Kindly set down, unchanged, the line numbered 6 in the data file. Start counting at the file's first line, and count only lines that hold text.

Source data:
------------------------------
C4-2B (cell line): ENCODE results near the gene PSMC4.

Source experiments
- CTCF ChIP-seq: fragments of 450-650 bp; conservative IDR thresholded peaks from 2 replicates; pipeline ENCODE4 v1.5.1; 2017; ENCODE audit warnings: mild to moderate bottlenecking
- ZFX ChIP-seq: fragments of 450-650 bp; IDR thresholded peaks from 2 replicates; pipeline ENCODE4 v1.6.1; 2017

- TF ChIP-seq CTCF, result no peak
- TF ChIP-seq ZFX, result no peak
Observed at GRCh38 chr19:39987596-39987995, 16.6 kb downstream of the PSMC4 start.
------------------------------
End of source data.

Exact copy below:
- TF ChIP-seq ZFX, result no peak